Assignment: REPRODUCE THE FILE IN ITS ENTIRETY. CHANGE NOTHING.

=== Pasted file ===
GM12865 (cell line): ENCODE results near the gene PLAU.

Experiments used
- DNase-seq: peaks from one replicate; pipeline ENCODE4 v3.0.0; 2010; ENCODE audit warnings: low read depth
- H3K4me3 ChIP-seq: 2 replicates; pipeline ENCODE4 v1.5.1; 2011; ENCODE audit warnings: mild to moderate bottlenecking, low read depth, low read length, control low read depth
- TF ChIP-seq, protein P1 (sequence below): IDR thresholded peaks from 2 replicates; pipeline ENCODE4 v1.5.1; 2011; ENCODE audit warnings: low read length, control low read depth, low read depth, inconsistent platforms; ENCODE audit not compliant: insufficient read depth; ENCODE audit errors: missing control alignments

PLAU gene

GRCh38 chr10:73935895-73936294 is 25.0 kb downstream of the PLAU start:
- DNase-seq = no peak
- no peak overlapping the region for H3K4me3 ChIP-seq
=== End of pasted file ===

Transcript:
GM12865 (cell line): ENCODE results near the gene PLAU.

Experiments used
- DNase-seq: peaks from one replicate; pipeline ENCODE4 v3.0.0; 2010; ENCODE audit warnings: low read depth
- H3K4me3 ChIP-seq: 2 replicates; pipeline ENCODE4 v1.5.1; 2011; ENCODE audit warnings: mild to moderate bottlenecking, low read depth, low read length, control low read depth
- TF ChIP-seq, protein P1 (sequence below): IDR thresholded peaks from 2 replicates; pipeline ENCODE4 v1.5.1; 2011; ENCODE audit warnings: low read length, control low read depth, low read depth, inconsistent platforms; ENCODE audit not compliant: insufficient read depth; ENCODE audit errors: missing control alignments

PLAU gene

GRCh38 chr10:73935895-73936294 is 25.0 kb downstream of the PLAU start:
- DNase-seq = no peak
- no peak overlapping the region for H3K4me3 ChIP-seq